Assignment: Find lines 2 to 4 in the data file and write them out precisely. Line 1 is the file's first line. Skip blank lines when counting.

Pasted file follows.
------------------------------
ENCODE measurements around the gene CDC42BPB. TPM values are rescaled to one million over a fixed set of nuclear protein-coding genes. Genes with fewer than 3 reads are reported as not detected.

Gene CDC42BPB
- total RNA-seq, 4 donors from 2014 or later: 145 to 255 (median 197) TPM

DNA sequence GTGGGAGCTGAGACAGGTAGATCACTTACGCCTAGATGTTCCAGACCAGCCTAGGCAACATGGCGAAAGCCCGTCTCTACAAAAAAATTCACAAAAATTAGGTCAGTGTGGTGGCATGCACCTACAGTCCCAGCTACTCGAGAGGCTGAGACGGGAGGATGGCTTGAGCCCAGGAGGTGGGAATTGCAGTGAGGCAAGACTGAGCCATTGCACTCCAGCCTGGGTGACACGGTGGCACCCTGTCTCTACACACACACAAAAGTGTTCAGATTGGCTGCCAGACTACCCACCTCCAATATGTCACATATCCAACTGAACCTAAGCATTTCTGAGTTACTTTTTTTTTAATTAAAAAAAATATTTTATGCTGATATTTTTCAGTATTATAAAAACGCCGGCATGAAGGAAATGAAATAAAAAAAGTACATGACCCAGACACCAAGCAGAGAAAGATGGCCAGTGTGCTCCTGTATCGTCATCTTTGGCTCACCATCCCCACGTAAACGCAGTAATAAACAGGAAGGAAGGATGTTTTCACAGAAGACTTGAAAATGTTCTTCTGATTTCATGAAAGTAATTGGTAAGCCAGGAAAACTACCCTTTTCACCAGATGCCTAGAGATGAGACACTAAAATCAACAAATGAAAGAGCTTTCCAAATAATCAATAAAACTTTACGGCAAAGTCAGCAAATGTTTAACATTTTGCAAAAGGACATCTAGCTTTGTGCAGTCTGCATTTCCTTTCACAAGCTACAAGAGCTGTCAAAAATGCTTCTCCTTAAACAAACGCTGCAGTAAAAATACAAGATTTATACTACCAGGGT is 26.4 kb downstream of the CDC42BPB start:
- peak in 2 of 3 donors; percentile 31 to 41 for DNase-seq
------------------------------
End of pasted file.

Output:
Gene CDC42BPB
- total RNA-seq, 4 donors from 2014 or later: 145 to 255 (median 197) TPM

DNA sequence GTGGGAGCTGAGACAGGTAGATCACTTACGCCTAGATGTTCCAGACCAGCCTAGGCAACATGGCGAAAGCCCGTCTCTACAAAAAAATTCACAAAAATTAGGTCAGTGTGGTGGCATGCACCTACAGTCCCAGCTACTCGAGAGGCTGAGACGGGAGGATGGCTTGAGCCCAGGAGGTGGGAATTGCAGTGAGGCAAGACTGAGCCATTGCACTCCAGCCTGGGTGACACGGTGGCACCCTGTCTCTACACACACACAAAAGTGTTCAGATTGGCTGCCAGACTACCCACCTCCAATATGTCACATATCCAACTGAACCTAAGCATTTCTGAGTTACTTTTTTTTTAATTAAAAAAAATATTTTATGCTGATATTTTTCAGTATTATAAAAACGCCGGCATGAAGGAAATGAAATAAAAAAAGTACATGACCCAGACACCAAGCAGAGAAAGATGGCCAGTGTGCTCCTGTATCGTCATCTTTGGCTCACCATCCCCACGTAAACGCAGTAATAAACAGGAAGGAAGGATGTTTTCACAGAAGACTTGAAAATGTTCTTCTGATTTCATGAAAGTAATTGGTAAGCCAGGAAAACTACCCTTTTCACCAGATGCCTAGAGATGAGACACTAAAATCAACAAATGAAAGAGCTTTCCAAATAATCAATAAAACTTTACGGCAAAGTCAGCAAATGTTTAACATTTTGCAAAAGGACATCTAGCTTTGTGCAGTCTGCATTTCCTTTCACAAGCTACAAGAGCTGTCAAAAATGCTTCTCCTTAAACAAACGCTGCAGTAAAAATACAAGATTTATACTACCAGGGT is 26.4 kb downstream of the CDC42BPB start: